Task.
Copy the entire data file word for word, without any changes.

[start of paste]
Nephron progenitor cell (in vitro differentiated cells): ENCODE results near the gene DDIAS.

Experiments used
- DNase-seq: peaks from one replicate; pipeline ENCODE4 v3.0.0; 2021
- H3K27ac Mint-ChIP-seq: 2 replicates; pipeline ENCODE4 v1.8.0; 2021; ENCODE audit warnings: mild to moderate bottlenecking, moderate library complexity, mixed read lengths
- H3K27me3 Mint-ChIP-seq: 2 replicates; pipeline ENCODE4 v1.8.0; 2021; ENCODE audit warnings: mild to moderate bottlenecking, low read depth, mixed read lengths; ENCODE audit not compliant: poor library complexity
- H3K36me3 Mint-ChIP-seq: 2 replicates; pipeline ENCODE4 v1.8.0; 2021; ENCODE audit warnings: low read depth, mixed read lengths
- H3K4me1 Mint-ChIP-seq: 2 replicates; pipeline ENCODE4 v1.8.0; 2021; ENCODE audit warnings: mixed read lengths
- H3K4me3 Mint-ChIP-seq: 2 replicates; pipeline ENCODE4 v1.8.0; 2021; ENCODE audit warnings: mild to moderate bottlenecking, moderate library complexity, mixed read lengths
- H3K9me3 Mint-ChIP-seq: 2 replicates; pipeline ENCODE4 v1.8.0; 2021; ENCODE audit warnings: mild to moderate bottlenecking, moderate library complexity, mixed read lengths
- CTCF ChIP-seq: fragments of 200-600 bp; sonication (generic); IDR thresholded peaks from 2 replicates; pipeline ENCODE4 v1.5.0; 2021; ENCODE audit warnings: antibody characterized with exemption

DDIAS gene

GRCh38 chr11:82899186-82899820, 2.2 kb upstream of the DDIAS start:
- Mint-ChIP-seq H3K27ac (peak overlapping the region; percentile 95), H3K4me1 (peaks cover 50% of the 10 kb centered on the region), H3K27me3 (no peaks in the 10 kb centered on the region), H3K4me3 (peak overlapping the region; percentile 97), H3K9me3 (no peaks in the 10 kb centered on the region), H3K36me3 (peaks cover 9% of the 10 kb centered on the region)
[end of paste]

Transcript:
Nephron progenitor cell (in vitro differentiated cells): ENCODE results near the gene DDIAS.

Experiments used
- DNase-seq: peaks from one replicate; pipeline ENCODE4 v3.0.0; 2021
- H3K27ac Mint-ChIP-seq: 2 replicates; pipeline ENCODE4 v1.8.0; 2021; ENCODE audit warnings: mild to moderate bottlenecking, moderate library complexity, mixed read lengths
- H3K27me3 Mint-ChIP-seq: 2 replicates; pipeline ENCODE4 v1.8.0; 2021; ENCODE audit warnings: mild to moderate bottlenecking, low read depth, mixed read lengths; ENCODE audit not compliant: poor library complexity
- H3K36me3 Mint-ChIP-seq: 2 replicates; pipeline ENCODE4 v1.8.0; 2021; ENCODE audit warnings: low read depth, mixed read lengths
- H3K4me1 Mint-ChIP-seq: 2 replicates; pipeline ENCODE4 v1.8.0; 2021; ENCODE audit warnings: mixed read lengths
- H3K4me3 Mint-ChIP-seq: 2 replicates; pipeline ENCODE4 v1.8.0; 2021; ENCODE audit warnings: mild to moderate bottlenecking, moderate library complexity, mixed read lengths
- H3K9me3 Mint-ChIP-seq: 2 replicates; pipeline ENCODE4 v1.8.0; 2021; ENCODE audit warnings: mild to moderate bottlenecking, moderate library complexity, mixed read lengths
- CTCF ChIP-seq: fragments of 200-600 bp; sonication (generic); IDR thresholded peaks from 2 replicates; pipeline ENCODE4 v1.5.0; 2021; ENCODE audit warnings: antibody characterized with exemption

DDIAS gene

GRCh38 chr11:82899186-82899820, 2.2 kb upstream of the DDIAS start:
- Mint-ChIP-seq H3K27ac (peak overlapping the region; percentile 95), H3K4me1 (peaks cover 50% of the 10 kb centered on the region), H3K27me3 (no peaks in the 10 kb centered on the region), H3K4me3 (peak overlapping the region; percentile 97), H3K9me3 (no peaks in the 10 kb centered on the region), H3K36me3 (peaks cover 9% of the 10 kb centered on the region)